When the commonwealth of Massachusetts recently announced its plan to mandate an open document policy for its records, some observers considered the move a gratuitous jab at Microsoft, noting that the state refused to drop its long-running antitrust litigation against the company until a little more than a year ago, long after other plaintiffs had folded.
Questions of a Boston-versus-Redmond vendetta aside, the Bay States decision does call attention to Microsofts open-standards stance and ought to prompt government and corporate users to examine their own needs for document retention and access—and whether their vendors are meeting those needs.
The Massachusetts proposal mandates all documents must be in fully disclosed and royalty-free formats, such as ODT (OpenDocument Text), which has been ratified as an OASIS standard, or in Adobe PDF.
“We dont want access to history to be encumbered in any way by any vendor,” Peter Quinn, a Massachusetts CIO, told the Society for Information Management at its annual SIMposium conference in Boston last week. “We need to preserve records that will endure and be free, but today, we are encumbered by proprietary formats and licenses.” Quinn said the state is adopting OASIS formats for all historical documents starting Jan. 1, 2007.
The policy raises some interesting questions, such as, in 100 years, will a version of Microsoft Word exist that will read a Word document created in the year 2005? Or will an ancient version of Word, if that were the only one available, be able to read a document created in a later, but—for whatever reason—unavailable version of Word? For that matter, will XML, ODT and PDF be available in perpetuity?
Its impossible to see far enough into the future to know the answers to these questions. However, the need voiced by Massachusetts can be met fairly easily, in the short term. Microsoft could include ODT extensions in Office, which should satisfy the states requirement. But Microsoft appears unwilling to do so.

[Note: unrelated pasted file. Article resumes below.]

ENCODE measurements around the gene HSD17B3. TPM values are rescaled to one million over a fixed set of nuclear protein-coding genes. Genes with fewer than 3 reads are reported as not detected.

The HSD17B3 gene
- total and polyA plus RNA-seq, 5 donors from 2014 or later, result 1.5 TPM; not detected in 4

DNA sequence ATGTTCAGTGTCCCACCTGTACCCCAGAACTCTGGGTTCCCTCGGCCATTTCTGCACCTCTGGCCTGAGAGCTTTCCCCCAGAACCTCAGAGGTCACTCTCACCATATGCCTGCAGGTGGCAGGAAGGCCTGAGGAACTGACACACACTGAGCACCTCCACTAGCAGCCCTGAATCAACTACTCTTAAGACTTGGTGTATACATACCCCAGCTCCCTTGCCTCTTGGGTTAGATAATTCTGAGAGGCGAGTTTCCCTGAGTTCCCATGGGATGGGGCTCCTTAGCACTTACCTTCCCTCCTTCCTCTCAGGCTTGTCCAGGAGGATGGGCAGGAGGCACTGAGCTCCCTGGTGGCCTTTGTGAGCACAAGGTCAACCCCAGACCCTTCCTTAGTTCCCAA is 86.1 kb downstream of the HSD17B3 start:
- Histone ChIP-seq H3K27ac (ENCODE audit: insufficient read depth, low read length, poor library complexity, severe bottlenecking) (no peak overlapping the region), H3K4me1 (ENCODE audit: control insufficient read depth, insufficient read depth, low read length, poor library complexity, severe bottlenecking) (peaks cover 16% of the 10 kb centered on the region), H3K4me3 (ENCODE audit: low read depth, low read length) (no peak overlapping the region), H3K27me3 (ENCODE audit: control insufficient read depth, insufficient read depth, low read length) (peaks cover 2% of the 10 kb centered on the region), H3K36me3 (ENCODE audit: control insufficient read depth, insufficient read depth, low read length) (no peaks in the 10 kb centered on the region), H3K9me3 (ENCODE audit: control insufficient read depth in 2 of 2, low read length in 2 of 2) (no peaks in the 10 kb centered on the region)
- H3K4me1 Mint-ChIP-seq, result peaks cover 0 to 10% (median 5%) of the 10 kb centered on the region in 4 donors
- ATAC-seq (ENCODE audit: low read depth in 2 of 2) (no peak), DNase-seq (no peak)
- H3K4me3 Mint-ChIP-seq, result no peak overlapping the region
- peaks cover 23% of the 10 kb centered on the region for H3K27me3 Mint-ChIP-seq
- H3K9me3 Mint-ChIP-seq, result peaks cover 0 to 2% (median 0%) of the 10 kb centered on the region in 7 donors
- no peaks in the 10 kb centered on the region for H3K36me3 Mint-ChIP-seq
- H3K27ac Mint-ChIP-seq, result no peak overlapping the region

“As we look to the future, and all of these data types become increasingly intertwined, locked-in formats like OpenDocument are not well-suited to address these varying data types,” Alan Yates, general manager of Microsofts information worker business strategy, told Ziff Davis Medias DesktopLinux.com.
We think Yates is being at least a little disingenuous. More likely, Microsofts position is not to support the format because doing so could encourage the spread of non-Microsoft formats and thus weaken the companys grip on its customers office productivity platforms.
Government is trusted with preserving for its citizens the integrity of their public records. Because most, if not all, permanent records will eventually move from that universal data format—paper—to electronic formats, IT bears responsibility now and in the future to preserve access to those records. Consistent with that responsibility, we think Microsoft—and all software vendors—should support accepted and ratified open formats.
We think Massachusetts officials are right to take a stand.
Tell us what you think at eWEEK@ziffdavis.com.